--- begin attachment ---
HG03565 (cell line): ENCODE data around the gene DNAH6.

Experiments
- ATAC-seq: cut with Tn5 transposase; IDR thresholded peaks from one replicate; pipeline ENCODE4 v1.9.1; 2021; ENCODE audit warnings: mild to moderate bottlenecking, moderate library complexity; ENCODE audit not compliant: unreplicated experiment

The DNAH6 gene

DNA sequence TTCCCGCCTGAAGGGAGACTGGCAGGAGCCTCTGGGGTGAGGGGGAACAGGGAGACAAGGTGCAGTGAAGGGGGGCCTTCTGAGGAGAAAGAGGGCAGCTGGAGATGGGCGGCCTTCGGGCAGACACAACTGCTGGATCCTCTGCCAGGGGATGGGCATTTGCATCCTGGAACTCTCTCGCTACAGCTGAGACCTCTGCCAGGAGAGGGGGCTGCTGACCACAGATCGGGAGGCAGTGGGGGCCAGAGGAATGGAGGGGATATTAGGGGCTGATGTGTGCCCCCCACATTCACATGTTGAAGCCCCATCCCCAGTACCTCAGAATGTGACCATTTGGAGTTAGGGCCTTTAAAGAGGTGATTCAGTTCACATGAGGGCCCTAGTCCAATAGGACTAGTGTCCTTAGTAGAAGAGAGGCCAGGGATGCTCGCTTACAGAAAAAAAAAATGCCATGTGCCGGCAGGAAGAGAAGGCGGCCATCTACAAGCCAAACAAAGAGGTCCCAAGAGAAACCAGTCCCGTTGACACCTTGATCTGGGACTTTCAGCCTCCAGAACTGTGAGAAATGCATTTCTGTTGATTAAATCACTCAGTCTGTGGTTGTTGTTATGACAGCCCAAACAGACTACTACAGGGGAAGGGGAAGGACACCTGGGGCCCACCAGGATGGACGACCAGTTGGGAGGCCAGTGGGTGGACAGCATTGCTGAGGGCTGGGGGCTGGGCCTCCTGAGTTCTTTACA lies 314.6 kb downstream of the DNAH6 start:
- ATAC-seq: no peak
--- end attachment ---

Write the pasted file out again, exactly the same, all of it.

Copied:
HG03565 (cell line): ENCODE data around the gene DNAH6.

Experiments
- ATAC-seq: cut with Tn5 transposase; IDR thresholded peaks from one replicate; pipeline ENCODE4 v1.9.1; 2021; ENCODE audit warnings: mild to moderate bottlenecking, moderate library complexity; ENCODE audit not compliant: unreplicated experiment

The DNAH6 gene

DNA sequence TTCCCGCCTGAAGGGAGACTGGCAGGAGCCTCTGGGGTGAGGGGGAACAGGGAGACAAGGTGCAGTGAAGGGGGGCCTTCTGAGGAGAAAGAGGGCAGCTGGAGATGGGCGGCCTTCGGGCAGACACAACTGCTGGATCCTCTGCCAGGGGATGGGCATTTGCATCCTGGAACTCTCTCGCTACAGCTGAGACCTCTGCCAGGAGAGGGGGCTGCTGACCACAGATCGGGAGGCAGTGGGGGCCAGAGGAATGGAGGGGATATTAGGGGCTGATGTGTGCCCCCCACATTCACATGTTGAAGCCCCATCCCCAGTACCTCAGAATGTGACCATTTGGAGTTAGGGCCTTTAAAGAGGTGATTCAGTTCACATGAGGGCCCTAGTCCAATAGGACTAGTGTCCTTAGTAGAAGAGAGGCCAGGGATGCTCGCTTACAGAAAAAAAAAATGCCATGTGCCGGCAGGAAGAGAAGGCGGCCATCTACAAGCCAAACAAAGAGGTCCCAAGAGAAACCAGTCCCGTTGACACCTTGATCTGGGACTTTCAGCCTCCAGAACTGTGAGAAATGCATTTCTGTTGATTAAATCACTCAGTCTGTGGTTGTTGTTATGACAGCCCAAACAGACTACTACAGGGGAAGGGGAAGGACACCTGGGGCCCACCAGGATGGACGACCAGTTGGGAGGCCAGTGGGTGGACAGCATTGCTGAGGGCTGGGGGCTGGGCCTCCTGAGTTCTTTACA lies 314.6 kb downstream of the DNAH6 start:
- ATAC-seq: no peak